Ratigan xxx

Ratigan, (1986) The extremely theatrical Ratigan’s love for champagne, caviar, and the finest in designer rat threads already mark him as different from the other rats (or mice, as it were, as Ratigan tends to lose his shit whenever anyone calls him a “rat”), showing that he is of an entirely separate rank, at least in light of the caste system of the rodent underground.But it’s his desire to take over for Queen Mousetoria–to essentially “become” the Queen–that truly marks him as an other–especially if you take that goal somewhat literally.And you will certainly never get the girl—in fact, the girls will laugh at you while fawning over your ripped (and equally idiotic) friend.

Now, true, these are the extremes, and there are some in-between figures here; for example, Genie from 1992’s (1942) Flower, the “pretty” boy skunk with the dainty name who lives and breathes the concept of “shy and retiring.” These characters fall safely in the middle ground, and so escape the deadly consequences of villainy and/or the ridicule doled out to the femme sidekicks.

Added to that is the great deal of stereotyping in the development of many of the classic Disney characters–most particularly in the characterization of the females, an issue particularly reserved for the simpering, helpless, sometimes bodily useless princess figures.

And while these issues bother me quite a bit (with that last one in particular being the crux of an epic post I have been working on for the past two weeks regarding 1991’s , a lovely film with some not-so-lovely implications about gender roles), these are subjects for another day. Well, not the outright gays–because homosexuality is about as welcome in a Disney film as a bear to a honey party (unless that bear is Winnie the Pooh, of course)–but the way in which some familiar characters are drawn to appear “othered” in comparison to so-called sexual norms.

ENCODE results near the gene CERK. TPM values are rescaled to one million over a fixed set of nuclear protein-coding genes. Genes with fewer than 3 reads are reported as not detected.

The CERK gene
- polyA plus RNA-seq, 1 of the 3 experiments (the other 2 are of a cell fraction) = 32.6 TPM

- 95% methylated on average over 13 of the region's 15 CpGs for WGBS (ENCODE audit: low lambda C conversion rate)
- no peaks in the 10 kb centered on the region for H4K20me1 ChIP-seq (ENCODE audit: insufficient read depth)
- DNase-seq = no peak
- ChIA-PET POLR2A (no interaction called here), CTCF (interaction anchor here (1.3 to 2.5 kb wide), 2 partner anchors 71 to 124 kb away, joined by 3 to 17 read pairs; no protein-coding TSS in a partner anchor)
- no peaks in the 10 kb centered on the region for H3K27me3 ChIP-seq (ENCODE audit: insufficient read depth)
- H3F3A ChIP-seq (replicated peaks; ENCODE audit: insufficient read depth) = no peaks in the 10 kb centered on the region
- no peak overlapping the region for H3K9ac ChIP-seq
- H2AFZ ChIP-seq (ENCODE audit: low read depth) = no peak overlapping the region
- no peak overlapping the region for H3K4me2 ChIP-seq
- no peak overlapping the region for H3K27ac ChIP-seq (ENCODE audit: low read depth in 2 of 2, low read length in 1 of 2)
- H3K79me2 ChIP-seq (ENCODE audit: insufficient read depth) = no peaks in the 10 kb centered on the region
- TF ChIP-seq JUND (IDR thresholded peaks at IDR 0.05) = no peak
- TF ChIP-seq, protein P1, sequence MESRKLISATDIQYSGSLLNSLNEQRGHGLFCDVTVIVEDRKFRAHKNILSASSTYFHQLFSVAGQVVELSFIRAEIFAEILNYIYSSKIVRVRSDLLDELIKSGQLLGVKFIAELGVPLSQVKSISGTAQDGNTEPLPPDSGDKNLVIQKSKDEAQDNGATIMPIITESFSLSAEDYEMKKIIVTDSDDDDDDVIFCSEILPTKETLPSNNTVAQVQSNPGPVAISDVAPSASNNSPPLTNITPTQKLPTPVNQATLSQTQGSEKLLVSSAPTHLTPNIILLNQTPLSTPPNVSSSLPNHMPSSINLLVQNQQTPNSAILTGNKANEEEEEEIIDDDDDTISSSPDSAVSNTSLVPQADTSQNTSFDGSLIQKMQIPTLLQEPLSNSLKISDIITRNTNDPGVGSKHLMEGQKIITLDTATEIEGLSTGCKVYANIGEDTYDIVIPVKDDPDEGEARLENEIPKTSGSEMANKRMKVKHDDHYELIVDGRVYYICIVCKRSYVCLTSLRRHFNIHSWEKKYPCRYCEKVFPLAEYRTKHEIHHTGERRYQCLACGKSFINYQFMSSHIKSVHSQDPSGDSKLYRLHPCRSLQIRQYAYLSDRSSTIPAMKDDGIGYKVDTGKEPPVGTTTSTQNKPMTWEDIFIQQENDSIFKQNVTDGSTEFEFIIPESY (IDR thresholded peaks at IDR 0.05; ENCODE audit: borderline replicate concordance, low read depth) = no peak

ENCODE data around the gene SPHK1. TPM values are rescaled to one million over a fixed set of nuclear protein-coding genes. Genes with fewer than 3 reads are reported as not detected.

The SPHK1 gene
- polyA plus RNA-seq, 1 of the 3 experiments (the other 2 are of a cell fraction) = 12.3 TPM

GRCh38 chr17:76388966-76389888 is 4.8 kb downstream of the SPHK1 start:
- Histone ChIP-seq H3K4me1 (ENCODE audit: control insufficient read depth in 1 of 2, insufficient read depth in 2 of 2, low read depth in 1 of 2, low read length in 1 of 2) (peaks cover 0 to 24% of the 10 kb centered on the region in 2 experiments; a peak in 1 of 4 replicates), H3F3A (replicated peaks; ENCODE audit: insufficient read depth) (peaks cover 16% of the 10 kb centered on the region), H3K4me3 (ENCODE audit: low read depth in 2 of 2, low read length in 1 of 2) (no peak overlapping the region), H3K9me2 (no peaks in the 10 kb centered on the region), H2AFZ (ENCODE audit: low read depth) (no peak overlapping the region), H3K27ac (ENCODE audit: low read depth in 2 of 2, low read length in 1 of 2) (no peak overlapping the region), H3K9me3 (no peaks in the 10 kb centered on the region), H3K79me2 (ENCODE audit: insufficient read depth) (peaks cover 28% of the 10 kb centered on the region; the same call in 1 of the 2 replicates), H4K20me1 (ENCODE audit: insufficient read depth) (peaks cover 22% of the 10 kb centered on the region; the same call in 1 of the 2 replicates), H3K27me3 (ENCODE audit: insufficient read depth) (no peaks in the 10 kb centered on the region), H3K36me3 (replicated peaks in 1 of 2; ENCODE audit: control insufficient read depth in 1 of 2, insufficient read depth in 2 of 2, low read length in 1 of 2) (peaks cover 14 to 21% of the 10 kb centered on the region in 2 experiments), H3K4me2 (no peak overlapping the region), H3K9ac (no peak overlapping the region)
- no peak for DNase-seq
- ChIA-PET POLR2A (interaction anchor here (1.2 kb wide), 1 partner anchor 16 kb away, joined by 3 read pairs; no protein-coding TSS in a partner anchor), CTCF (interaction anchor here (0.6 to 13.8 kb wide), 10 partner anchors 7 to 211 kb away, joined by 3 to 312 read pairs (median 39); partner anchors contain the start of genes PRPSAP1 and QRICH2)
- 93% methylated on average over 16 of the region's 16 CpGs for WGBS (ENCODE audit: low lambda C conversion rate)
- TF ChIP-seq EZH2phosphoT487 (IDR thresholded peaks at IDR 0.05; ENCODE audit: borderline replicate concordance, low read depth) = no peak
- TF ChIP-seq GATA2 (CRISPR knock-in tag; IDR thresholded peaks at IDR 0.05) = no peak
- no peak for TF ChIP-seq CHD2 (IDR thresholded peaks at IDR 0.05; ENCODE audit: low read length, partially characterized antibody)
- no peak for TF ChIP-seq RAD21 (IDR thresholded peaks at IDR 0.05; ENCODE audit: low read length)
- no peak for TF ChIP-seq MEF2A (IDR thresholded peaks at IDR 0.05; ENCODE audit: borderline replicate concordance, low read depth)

Disney has had a presence in my life for as far back as I can remember.

But as I have gotten older, and watched these movies from the perspective of a (somewhat) jaded adult, I’ve realized that there are some messages embedded in these films that are not exactly what you might call “progressive.” Especially in the older films in the canon, there are issues of insensitivity, bordering on racism, that makes modern-day viewers squirm uncomfortably–issues that have, to this day, prevented the home video release of 1946’s here in the United States.

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